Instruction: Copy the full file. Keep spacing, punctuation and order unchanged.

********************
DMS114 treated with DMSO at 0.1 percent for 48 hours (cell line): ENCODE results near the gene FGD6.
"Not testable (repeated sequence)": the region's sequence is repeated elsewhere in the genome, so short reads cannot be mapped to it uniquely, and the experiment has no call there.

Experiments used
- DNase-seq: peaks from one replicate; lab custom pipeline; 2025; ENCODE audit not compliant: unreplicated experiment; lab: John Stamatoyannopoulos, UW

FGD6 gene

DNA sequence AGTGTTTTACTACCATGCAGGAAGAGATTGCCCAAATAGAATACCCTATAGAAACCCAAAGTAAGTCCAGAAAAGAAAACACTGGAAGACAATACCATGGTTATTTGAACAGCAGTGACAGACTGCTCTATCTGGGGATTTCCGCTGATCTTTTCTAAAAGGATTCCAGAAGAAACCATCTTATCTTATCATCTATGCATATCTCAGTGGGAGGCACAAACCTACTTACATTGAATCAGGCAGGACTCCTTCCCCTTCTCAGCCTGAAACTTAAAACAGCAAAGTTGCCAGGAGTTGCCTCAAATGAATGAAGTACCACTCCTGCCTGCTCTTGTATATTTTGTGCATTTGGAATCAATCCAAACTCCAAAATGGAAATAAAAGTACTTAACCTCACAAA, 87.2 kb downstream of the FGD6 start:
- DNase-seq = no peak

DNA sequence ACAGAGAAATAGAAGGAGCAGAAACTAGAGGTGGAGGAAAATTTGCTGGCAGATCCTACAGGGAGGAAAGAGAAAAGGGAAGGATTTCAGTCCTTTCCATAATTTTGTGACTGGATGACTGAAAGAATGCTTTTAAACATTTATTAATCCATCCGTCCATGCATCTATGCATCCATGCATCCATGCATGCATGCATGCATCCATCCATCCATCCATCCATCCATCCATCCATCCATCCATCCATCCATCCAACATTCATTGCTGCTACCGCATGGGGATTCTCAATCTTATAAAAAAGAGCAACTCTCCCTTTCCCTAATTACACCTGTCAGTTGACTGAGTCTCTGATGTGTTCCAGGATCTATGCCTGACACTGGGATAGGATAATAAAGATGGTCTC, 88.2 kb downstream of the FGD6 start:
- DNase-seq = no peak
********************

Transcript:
DMS114 treated with DMSO at 0.1 percent for 48 hours (cell line): ENCODE results near the gene FGD6.
"Not testable (repeated sequence)": the region's sequence is repeated elsewhere in the genome, so short reads cannot be mapped to it uniquely, and the experiment has no call there.

Experiments used
- DNase-seq: peaks from one replicate; lab custom pipeline; 2025; ENCODE audit not compliant: unreplicated experiment; lab: John Stamatoyannopoulos, UW

FGD6 gene

DNA sequence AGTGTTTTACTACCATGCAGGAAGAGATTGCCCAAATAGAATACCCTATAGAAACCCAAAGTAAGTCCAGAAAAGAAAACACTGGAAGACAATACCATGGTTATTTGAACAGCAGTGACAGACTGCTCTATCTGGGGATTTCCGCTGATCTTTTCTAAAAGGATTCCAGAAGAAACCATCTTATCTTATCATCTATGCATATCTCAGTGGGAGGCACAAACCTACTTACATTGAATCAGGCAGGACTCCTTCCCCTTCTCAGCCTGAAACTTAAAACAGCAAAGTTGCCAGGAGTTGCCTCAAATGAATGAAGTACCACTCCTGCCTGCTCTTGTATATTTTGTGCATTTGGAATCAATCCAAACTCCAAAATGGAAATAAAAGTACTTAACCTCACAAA, 87.2 kb downstream of the FGD6 start:
- DNase-seq = no peak

DNA sequence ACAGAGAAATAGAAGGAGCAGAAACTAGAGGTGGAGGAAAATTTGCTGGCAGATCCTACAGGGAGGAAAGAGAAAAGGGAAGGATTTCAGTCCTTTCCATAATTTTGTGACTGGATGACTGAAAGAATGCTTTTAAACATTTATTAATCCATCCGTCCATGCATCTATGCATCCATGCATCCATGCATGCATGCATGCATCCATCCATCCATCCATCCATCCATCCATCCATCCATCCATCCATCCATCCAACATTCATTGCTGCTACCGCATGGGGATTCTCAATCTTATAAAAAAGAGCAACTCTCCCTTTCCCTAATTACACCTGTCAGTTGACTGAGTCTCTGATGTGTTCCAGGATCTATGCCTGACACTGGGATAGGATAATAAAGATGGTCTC, 88.2 kb downstream of the FGD6 start:
- DNase-seq = no peak